By: Dominic Jones
Lawrence Kasdan, the writer of four Star Wars movie past, present, and future (The Empire Strikes Back, Return of the Jedi, The Force Awakens, and the 2018 Han Solo Anthology film) sat down with The LA Times to talk about his career in Star Wars and the future of the franchise.
On the high expectations surrounding The Force Awakens, Kasdan said,
"They're very high expectations. The business expectations are sort of irrelevant to me. That's going to do what it's going to do. People are going to come — does it matter where it lands in the all-time list? I think no, not at all.
What does matter is, do we feel good about it and do we think we fulfilled those things we set out to do? I've seen it six or seven times, and I feel very good about that. When this movie starts, you just can't believe how dynamic and fun it is. I don't know anybody who can resist who's slightly open to it. [Director] J.J. [Abrams] just knocked it out of the park."
On what different directors bring to Star Wars, Kasdan to the LA Times,
"I don't know if people recognize it or not, but the saga is this big tapestry that's cut into sections that are defined by the directors. George made one very George-y movie, and if you saw "American Graffiti," you're not surprised to see the ebullience that's in "A New Hope." Then for "Empire," he said, "I want this next chapter to have Irvin Kershner's quality to it." And it's dark and serious and scary and treats the characters differently. Richard Marquand was a lovely man, and "Jedi" has a kind of easygoing "this is going to be the happy ending" quality that he brought.
Just jump over the prequels for a second, where George was doing what George was doing and fulfilling his own desires. Now with J.J., you get a whole new generation with a kind of dynamic mastery of camera and effects put together by someone that has a strong personality himself. He's a really decent guy, and he makes movies the way I try to make movies, which is that it's a privilege to make a movie and no one should be miserable. You're spitting in the face of luck if you're not having a great time. And that's infused in the movie. So what you're going to get is very much the J.J. Abrams movie.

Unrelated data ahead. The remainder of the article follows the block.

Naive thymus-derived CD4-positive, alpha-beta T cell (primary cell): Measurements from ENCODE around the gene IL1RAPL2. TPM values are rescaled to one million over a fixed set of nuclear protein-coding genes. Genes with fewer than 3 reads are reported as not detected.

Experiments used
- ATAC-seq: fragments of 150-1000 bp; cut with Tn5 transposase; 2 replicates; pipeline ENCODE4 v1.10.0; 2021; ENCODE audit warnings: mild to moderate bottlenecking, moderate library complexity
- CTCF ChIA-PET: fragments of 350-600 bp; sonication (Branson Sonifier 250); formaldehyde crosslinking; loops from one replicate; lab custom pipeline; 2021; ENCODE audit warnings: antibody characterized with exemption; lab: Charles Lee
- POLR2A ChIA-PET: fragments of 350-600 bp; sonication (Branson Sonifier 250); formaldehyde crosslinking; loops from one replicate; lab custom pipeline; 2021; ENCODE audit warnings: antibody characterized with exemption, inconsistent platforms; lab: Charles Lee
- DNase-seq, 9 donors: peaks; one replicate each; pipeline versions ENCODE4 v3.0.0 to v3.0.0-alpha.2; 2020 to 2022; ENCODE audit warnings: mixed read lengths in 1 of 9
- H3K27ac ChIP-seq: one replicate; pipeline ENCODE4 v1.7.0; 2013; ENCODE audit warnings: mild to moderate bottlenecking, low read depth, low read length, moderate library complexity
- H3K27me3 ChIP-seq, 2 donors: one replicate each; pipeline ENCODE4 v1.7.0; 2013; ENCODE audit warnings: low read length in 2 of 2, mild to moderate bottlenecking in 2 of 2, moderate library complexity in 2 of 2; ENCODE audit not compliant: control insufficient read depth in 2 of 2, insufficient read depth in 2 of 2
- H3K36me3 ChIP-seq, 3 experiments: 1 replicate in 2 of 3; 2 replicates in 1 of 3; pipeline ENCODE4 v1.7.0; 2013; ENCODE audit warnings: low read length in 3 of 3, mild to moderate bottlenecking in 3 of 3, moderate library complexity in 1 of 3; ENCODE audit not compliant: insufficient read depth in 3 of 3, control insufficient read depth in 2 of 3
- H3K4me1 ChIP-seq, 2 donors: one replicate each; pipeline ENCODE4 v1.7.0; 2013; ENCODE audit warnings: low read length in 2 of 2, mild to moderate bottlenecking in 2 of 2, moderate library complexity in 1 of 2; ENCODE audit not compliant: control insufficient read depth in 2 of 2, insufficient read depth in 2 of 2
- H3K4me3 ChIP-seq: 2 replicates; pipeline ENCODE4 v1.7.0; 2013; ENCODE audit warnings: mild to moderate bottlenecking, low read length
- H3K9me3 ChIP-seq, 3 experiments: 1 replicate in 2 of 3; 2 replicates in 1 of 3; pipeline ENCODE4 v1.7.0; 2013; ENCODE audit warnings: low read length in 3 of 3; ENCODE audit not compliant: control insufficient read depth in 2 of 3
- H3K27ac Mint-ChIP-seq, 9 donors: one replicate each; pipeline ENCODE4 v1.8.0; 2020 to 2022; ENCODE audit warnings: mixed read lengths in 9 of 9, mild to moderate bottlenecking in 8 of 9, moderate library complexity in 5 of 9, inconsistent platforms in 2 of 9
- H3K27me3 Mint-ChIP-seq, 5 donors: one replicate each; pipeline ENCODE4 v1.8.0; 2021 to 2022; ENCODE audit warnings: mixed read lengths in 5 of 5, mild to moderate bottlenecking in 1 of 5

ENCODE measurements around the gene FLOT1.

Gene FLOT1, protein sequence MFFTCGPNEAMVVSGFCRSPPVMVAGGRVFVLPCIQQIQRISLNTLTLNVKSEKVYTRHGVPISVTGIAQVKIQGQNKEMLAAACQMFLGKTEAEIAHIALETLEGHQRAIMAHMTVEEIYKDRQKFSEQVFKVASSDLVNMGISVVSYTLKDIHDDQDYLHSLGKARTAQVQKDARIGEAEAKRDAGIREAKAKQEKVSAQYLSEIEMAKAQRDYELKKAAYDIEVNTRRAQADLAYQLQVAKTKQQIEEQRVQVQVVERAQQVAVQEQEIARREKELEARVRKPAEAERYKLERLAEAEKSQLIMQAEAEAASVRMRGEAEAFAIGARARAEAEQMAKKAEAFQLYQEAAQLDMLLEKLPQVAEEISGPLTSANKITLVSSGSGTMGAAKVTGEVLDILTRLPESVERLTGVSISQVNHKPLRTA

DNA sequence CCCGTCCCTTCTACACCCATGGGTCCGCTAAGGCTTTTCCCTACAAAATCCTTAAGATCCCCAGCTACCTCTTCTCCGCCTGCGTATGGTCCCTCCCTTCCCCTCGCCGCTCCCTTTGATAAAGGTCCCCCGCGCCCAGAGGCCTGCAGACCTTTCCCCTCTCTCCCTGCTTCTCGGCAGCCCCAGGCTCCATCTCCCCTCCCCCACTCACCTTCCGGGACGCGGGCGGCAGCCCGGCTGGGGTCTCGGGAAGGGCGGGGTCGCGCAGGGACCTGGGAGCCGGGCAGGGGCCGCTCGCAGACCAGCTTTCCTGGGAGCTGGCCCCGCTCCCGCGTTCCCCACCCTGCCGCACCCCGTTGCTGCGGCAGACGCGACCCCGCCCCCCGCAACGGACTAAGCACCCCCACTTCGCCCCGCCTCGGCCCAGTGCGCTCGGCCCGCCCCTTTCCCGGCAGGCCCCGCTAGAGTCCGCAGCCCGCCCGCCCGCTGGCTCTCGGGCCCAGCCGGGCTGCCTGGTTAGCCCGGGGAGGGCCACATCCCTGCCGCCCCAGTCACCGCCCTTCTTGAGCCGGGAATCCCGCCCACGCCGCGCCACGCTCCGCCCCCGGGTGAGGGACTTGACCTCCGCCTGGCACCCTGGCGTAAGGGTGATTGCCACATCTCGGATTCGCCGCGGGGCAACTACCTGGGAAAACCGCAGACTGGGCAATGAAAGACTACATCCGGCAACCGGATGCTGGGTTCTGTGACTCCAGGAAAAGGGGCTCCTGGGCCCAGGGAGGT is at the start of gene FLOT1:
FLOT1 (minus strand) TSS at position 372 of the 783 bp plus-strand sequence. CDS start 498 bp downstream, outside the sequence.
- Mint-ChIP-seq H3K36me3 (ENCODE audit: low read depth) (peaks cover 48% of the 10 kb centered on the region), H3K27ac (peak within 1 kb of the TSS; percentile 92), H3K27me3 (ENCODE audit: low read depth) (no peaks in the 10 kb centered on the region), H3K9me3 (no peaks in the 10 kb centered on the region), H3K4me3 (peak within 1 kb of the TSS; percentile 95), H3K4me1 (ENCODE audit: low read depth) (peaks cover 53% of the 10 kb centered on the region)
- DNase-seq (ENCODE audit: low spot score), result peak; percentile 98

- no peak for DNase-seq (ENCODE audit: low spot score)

These movies will all be so different. ["Episode VIII" director] Rian Johnson is a friend of mine — he's going to make some weird thing. If you've seen Rian's work, you know it's not going be like anything that's ever been in "Star Wars." You couldn't have three more different people than J.J., Rian and ["Episode IX" director] Colin [Trevorrow]. Those movies will have the "Star Wars" saga as their basis, but everything else will be different. Then Phil Lord and Chris Miller are going to make the Han Solo film and I can't guess what that will be like — and I'm writing it!"
On the Han Solo Anthology film he's writing with his son Jon, Kasdan said,
"You know, he's younger in this [spinoff] movie and that's fun because you have to imagine him 10 years earlier in his early 20s. What was he like before he hardened up? Before he had some setbacks? Before he put on this cynical coat? What got him there?"
The rest of the interview is fantastic, Kasdan gives his true opinion on "canon", you can read the rest over at the LA Times.
I love what Kasdan says about the impact of directors on Star Wars films. One of the things that excites me about the Anthology films in particular is that we'll have lots of new interesting directors being brought in to put their spin on the Star Wars galaxy.
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